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Howdah you like these?

11 Sep

There comes a time in everyone’s life when they develop a longing to game the Battle of Pelennor Fields- in my case I have wanted to ever since reading a Warhammer scenario for it in White Dwarf in the mid-1980s.

With that in mind, we decided to have a go at creating some Oliphaunts / Mumakil.

DSCF4102The smallest of ours are much larger than real elephants but nowhere near as big as the ones in the Lord of the Rings films or the nice-but-jolly-expensive Games Workshop models.

Our elephants are a mixture of Britains (as recommended in the aforementioned WD article), Early Learning Centre and cheap ‘made in China’ toys.

We made two varieties- heavy and light. The former are armoured- they have PVA glue soaked hessian fabric draped over them which has then been painted silver (when dry!)
The towers on top are made from paper coffee cupsDSCF4103

The light variety have small platforms made from chopped up wooden coffee stirrers mounted on a base of some kind of modelling putty. We used Fimo (don’t put the elephant in the oven when hardening it- for obvious reasons) but Milliput or green stuff would work fine..

The spiky sticky-up bits are the plastic sticks from a game of Ker-Plunk. If you can’t get Ker-Plunk, try Tumbling Monkeys instead (and you can use the monkeys themselves in a variety of ways!)DSCF4104

Now, the Haradrim types a-shootin’ and a-spearin’ from the top of the heffalumps are mostly 28mm El Cid range from Hat Industrie.

They are nice figures and were dirt cheap- £4.75 for a box of 32 and being sold off in our local (now defunct) toyshop on a buy one, get one half-price deal.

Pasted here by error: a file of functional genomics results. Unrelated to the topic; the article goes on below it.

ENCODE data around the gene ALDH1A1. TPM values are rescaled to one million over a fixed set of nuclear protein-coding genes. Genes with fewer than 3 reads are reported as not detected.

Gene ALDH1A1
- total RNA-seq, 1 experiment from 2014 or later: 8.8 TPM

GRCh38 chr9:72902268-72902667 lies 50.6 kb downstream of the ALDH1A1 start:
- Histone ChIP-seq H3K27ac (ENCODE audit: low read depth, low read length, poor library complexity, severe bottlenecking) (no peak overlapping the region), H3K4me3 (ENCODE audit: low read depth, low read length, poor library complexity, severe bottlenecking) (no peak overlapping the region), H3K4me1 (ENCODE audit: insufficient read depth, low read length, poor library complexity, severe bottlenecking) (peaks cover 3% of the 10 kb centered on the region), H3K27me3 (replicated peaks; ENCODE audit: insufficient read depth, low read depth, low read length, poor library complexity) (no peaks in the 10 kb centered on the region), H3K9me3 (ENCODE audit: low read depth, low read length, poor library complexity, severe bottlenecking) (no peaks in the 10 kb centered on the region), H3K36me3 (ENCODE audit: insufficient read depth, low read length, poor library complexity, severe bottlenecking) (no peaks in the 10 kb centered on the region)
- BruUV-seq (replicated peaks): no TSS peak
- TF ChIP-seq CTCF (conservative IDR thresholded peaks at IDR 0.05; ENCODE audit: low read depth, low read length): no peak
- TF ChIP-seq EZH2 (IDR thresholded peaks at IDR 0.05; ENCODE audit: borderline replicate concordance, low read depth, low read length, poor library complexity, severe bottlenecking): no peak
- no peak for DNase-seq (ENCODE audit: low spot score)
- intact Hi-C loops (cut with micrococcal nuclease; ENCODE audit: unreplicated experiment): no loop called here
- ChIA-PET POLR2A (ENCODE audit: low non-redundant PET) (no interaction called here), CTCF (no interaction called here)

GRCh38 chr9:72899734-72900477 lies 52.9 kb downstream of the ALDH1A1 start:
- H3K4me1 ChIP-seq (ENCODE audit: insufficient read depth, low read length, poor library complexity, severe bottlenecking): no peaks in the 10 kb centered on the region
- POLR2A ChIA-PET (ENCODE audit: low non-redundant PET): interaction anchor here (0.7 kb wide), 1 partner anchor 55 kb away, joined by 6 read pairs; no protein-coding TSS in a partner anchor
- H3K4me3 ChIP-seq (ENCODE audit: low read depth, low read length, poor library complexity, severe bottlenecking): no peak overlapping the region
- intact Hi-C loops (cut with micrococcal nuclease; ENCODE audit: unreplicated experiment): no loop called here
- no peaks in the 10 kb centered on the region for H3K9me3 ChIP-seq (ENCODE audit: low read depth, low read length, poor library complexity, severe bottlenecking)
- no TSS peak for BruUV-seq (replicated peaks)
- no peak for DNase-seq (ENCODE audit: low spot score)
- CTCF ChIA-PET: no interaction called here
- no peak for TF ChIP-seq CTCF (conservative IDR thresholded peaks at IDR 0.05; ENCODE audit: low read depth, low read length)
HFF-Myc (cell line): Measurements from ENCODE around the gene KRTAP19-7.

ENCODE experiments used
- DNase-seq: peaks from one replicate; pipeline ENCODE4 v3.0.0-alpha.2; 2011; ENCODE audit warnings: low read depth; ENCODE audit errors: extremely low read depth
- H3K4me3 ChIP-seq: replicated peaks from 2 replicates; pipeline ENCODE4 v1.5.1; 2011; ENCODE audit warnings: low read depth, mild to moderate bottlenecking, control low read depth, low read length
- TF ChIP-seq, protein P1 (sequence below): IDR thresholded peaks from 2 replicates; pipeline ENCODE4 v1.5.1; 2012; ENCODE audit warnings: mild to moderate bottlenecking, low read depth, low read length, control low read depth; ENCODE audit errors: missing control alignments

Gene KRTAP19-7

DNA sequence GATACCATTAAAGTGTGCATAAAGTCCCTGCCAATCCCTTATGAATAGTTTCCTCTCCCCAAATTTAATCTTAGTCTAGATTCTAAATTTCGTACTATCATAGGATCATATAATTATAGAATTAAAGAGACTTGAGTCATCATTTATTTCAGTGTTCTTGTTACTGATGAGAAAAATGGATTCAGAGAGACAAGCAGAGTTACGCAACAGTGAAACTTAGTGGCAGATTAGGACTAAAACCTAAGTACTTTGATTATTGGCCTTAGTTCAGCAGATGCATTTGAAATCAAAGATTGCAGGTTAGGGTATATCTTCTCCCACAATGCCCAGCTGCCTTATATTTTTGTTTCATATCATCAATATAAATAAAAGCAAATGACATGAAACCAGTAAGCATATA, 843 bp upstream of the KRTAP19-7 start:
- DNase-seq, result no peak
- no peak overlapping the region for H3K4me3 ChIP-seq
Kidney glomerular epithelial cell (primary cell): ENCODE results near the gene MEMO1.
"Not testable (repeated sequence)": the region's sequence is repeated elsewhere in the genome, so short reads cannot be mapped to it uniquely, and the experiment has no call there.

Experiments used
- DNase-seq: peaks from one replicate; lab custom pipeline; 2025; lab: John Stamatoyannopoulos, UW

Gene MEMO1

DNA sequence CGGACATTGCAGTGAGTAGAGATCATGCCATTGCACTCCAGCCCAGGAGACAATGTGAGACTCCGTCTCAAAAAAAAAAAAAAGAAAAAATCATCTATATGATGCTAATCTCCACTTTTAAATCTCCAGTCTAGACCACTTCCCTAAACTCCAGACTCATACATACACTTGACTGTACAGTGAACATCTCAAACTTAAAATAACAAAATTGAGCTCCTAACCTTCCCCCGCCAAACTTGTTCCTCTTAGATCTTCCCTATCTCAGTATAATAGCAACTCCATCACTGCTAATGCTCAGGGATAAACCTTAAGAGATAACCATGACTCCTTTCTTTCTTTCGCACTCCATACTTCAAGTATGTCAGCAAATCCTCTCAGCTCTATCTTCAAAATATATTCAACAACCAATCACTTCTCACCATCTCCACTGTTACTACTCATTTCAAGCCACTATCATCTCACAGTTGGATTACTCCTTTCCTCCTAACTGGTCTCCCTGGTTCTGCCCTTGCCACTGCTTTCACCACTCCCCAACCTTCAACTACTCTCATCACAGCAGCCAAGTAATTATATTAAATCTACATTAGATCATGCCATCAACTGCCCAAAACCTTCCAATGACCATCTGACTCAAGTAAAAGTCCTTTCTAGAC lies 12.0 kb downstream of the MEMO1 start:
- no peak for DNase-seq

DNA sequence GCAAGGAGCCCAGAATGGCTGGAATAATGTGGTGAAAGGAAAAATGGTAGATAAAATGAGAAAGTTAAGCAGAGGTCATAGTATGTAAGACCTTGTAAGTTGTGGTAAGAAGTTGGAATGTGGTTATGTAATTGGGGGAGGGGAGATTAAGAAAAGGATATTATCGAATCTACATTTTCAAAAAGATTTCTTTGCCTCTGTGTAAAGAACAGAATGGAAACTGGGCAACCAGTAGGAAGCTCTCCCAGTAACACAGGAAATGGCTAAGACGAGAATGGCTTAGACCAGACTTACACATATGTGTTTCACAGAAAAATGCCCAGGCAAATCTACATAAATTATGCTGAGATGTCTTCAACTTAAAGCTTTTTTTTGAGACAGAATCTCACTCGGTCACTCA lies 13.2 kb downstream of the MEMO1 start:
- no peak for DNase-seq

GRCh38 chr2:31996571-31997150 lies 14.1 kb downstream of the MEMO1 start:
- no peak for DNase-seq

Chariots on the cheap

11 Sep

This is a lovely metal Warrior Miniatures Celt chariot. They are around a fiver- mine was a birthday present, my precious. Nice figures and nice horses too.

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I like chariots so decided to make a few more.

Here they are.

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The early ones have solid wheels (round headed plastic map pins) but they look better with spoked wheels.

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I know Irregular Miniatures do a suitable, and suitably cheap, pack of wheels but I opted for a different method. I bought a Prince August 25mm Napoleonic cannon mould and used the wheels produced from that (they need a fair bit of trimming and filing and the mould itself needed a little cutting to ensure all the spokes were cast.)

The base of the chariots are card squares with coffee stirrer planks. And for the sides we opted for a bit of variety using plastic coffee stirrers of different kinds (including one with a nice wicker affect) the rounded ends of wooden lolly sticks (two side by side) or the round ends of medical tongue depressors- double fatness lolly sticks.

The bit that joins to the horses was made using bits of wire bent to the right shape and then covered in Green Stuff.

For horses, I went back to Prince August and cast some from the 25mm Fantasy Horse and Rider mould.

Bitten by the chariot bug, I also made a Narnian White Witch version pulled by plastic polar bears- made of coffee cup corrugated card and spiky ends of cocktail sticks.
And an OZ version. Princess Ozma’s royal chariot is a plastic bottle top pulled by a Hungry Tiger and a Cowardly Lion.

bnarn

oz

Continuing the Oz theme, here are Dorothy and the Wizard in a horse drawn buggy which started like as the sort of plastic clip you get on a printer ink cartridge.

A nice little haul…

3 Mar

The Car Boot Sale season isn’t yet in full swing but I did manage to pick up a few nice items this morning:

First up, a copy of the Harry Potter Chamber of Secrets trivia game. This comes with 8 plastic figures riding broomsticks, three balls with wings (useful for making winged monkeys amongst other things!) and an 8 sided dice. Not bad for a quid.

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I also managed to track down a copy of the Cluedo game with painted miniatures. Here they are: